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It is possible to scan vast amounts of space in a single day. Examples include:
1) The entire engine room of a huge sea going vessel
2) A 10,000 sq. ft luxury home
3) A large 2-story office building
4) A small oil storage terminal
5) Large sections of a gas plant
But capturing the necessary level of detail is equally important to covering large areas. That is why it is important to optimize the scanning process to get most coverage possible in a day while being careful to capture the necessary detail. We can help you determine the necessary level of detail by asking simple questions such as “What is the smallest object you need to see in the scan?” Another way of asking is, “What is the smallest pipe or conduit diameter that you want to appear in your CAD model?” If the answer is 1″, the scanning strategy must be different than if you answered 4″. Our commitment to you is to strike the best balance between coverage and detail so you get the most reality capture for your dollars.
When planning and engineering for multi-million dollar projects such as a large building renovation, it is critical that things go right. Lidar 3D scanning up front allows engineers to draw up precise plans and drawings that minimize conflicts during construction. The scan serves as an invaluable resource for many interested parties in such a project.
A plant in the oil and gas industry will change over time, that is without question. This results in the P&ID drawings of record ultimately becoming out of date. 3D laser scanning provides a dual benefit of not only providing a way to update P&ID’s but also provides a truly accurate as-built reference 3D model of the plant. We feel that an as-built 3D model combined with smart P&ID’s is the way of the future.
3D laser scanning provides a better way of measuring and visualizing floor flatness than the old FL and FF method as measured with a ruler. When you use a 3D scanner you get extremely thorough and accurate results that can be depicted as color maps for a deep understanding of the floor’s shape.
Scanning an airplane is a fantastic way to capture it’s shape. We can scan interior and exterior and convert it into a CAD model or STL mesh depending on your needs. From small single seaters to airliners, we are the best at aircraft 3D scanning and would be delighted to scan an aircraft for your company.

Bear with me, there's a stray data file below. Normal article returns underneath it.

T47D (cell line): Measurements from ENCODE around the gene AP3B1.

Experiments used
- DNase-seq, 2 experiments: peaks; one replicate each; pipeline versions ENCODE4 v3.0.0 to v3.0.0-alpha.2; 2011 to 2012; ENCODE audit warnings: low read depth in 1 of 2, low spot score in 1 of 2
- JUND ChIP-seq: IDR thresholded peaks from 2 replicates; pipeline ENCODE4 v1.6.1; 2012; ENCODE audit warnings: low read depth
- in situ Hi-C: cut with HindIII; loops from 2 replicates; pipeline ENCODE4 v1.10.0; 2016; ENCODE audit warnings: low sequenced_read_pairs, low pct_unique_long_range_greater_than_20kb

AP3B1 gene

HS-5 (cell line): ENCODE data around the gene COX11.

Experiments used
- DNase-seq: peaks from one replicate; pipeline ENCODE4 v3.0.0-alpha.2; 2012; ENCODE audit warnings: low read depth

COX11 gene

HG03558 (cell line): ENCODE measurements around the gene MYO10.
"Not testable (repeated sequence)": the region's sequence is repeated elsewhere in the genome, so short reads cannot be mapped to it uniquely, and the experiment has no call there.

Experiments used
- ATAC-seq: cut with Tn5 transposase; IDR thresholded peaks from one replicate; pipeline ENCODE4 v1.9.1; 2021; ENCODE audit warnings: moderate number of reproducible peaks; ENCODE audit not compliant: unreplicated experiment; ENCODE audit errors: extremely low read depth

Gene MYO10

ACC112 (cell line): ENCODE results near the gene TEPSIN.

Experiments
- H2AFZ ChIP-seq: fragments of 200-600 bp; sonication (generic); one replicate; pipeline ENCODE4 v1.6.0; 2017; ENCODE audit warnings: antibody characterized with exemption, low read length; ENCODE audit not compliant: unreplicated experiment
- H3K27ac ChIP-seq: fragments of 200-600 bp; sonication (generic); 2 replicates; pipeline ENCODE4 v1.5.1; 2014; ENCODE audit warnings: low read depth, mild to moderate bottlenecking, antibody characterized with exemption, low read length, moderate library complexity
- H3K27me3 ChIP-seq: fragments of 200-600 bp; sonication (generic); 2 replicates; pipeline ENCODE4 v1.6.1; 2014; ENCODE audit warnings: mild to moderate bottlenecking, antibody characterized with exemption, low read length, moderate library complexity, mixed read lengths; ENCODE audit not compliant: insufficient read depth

You may have a pump that you need to lower into a channel, and you want to see if it will fit before lowering it in and getting stuck. Or perhaps you have a large vault door that hasn’t been opened in years, and you want to know if it will scrape the concrete. 3D scanning can answer these questions so you can proceed with confidence.
Many power plants have outdated as-built drawings. 3D scanning provides a way to obtain updated drawings in the form of 3D CAD models of structural steel, ducts, equipment and piping. Armed with accurate models, your engineers can route new designs around existing objects, avoiding potential clashes and interferences during new construction.
When a processing plant adds a new product line, there is new piping and equipment that needs to be installed. With careful planning and the as-built drawings obtained from doing 3D laser scanning, the new piping designs can be engineered for precise fit, minimizing installation delays due to unforeseen conflicts.
3D laser scanning can capture the exterior or interior of a sea-going vessel. Any sized boat, ship or vessel can be scanned. For smaller boats (depending on location) this can be done in a day. The scan can be turned into 2D drawings for use by a naval architect, or into 3D solid models for various types of analysis.
Wind Turbines can be scanned safely and easily from ground level. Scans can be used to analyze to identify any dents that may be present, and map out their location and depth. Scans can also be used to analyze the tower has a whole, and determine whether it has been structurally compromised after a failure event.